Imagine you’re lying alone in bed when something hairy crawls across your arm. You immediately think SPIDER! and trigger your fear response. Your heart rate goes up, you jump out of bed and turn on the light to find out what just crawled over you.
This fear response was triggered by intricate communication pathways between your senses (touch/feeling in this case), your nervous system, and your hormonal system. These communication pathways are the same pathways that go haywire when we are diagnosed with anxiety spectrum disorders like generalized anxiety disorder (GAD), obsessive compulsive disorder (OCD), social anxiety disorder, and post-traumatic stress syndrome (PTSD).
The Role of the Amygdala in Fear and Anxiety
So what exactly is going on? Well, this is where your limbic system comes in. The limbic system is made up of several areas in the brain whose main purpose is to keep us safe and alive. Within the limbic system, you’ll find the amygdala, which is an almond-shaped set of neurons located in the temporal lobes near your temples.
The amygdala’s job is to process emotions such as anger, fear, and sadness. It also helps to store memories of events and the emotions associated with them. This helps us to be able to recognize similar events that may arise in the future, and to know how to respond appropriately.
Here’s how it works: When we see or feel something scary, like a spider, the amygdala processes that information. Once it analyzes this information, it labels the situation as potentially dangerous and coordinates our hormonal responses. For example, it causes other areas of the brain to stimulate the adrenal glands to secrete adrenaline as well as our involuntary body responses like heart rate, breathing and digestion. The purpose of all of this coordination is to keep us safe and alive. You definitely would want that response if a tiger were chasing you!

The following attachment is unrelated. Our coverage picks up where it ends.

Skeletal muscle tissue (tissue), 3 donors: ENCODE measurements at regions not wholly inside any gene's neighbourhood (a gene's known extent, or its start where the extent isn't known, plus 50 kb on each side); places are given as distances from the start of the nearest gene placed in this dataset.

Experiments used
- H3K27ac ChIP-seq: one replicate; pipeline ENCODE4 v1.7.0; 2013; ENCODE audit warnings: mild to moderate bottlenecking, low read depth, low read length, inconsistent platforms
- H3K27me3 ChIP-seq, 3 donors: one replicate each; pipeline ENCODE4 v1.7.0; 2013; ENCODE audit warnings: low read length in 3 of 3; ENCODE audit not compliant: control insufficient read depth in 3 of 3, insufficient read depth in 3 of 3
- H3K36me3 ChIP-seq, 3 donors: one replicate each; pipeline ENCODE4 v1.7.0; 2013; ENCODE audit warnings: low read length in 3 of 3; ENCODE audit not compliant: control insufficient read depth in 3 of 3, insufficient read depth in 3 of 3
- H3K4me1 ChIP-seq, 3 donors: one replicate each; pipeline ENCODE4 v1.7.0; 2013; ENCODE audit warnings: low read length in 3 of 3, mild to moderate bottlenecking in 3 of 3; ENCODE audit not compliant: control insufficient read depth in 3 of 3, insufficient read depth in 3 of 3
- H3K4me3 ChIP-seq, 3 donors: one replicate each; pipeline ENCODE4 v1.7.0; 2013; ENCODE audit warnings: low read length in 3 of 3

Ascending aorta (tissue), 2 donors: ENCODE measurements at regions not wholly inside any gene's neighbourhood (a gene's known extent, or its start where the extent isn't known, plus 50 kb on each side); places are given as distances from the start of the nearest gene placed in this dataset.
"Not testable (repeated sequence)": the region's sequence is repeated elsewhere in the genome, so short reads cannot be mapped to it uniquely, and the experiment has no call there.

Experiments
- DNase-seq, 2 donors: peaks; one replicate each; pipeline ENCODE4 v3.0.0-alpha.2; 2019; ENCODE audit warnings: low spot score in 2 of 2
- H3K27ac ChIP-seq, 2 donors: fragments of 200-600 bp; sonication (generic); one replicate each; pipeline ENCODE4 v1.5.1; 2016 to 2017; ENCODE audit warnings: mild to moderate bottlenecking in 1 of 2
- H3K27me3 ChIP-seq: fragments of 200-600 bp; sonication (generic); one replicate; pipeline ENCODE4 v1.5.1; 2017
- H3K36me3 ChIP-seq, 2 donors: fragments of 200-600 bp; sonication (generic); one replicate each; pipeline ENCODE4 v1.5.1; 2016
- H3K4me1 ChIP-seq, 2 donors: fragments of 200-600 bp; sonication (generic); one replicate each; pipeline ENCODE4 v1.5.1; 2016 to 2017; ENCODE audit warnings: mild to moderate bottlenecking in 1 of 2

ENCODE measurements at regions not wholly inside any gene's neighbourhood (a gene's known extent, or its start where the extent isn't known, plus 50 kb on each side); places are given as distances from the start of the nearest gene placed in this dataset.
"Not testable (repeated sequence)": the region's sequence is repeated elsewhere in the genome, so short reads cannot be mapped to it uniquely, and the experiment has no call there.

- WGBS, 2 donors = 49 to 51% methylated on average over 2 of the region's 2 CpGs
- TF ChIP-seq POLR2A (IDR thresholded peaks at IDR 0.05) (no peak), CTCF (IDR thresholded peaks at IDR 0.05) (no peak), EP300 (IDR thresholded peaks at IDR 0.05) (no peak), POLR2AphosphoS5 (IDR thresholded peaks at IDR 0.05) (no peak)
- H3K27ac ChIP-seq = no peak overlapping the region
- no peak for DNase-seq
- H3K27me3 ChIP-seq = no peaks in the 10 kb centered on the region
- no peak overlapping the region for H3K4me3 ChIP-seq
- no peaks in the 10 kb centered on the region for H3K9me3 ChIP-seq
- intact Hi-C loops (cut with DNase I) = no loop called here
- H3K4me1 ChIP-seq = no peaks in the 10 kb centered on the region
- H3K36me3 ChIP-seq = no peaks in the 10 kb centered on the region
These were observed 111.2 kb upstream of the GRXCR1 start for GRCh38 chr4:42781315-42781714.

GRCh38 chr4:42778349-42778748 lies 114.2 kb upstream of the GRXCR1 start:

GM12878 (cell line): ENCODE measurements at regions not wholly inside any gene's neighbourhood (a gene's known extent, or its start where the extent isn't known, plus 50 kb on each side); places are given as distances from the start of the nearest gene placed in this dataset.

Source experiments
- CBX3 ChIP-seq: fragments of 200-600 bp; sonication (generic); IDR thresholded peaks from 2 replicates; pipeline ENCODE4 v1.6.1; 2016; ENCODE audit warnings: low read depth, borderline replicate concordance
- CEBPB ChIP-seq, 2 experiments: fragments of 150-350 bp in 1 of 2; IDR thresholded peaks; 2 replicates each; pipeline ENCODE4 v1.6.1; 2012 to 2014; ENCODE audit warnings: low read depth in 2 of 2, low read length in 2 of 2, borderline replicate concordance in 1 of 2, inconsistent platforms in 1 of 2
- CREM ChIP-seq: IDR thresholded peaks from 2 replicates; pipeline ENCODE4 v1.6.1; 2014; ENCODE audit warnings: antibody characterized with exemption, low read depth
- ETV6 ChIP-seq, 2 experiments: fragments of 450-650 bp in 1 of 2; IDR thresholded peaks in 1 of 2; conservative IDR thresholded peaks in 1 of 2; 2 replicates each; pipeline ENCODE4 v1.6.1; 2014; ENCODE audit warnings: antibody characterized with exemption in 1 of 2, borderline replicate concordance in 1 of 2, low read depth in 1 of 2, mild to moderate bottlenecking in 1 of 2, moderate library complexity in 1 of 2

The amygdala collects information from our other senses as well, so this sequence of events would also take place if we heard, smelled, or tasted something that our brains perceived as scary or dangerous.
The Difference Between Fear and Anxiety?
Before we get into our discussion on the amygdala and anxiety, I think it’s important to differentiate between Fear and Anxiety.
Fear is a negative emotion that is short-lived and based in the PRESENT. In other words, there is a specific threat happening right here, right now, that is directly causing this emotion. Fear helps us to escape the threat, like the spider in our bed, and remain safe.
Anxiety, on the other hand, is a negative emotion that has a longer duration and is based in the FUTURE. It typically happens as a result of uncertainty and it helps us to approach life defensively and effectively analyze risk. Anxiety is more like not being able to sleep soundly because you were wondering if there was another spider lurking in your bed.
If you are human, you undoubtedly will feel fear and anxiety at some point in your life. Fear and anxiety help to shape our behaviors and decisions so that we can survive. Experiencing fear and/or anxiety does not mean you have an anxiety spectrum disorder. It’s only when fear, anxiety, or both become excessive or triggered inappropriately, that we develop anxiety spectrum disorders.
Amygdala Hyperactivity and Anxiety
Research has shown that people with various anxiety spectrum disorders tend to have amygdalas that are hyperactive.1 In other words, when they come into contact with something that their brains perceive as harmful, the amygdala reacts more than it does in the average person and leads to more of what we recognize as an anxiety response. Basically, the amygdala triggers an ongoing fight or flight response which can lead to ongoing anxiety. Until we can learn to turn off that response, anxiety can wreak havoc on our life.
Using Frequency-Specific Microcurrent to Reset the Amygdala in Anxiety Spectrum Disorders
Thankfully, there is help for anxiety disorders! One of my favorite modalities for balancing anxiety is using Frequency Specific Microcurrent or FSM.
FSM is a treatment modality that can be used to address anxiety spectrum disorders as well as so many other issues. I love using FSM daily for my family, pets and my clients.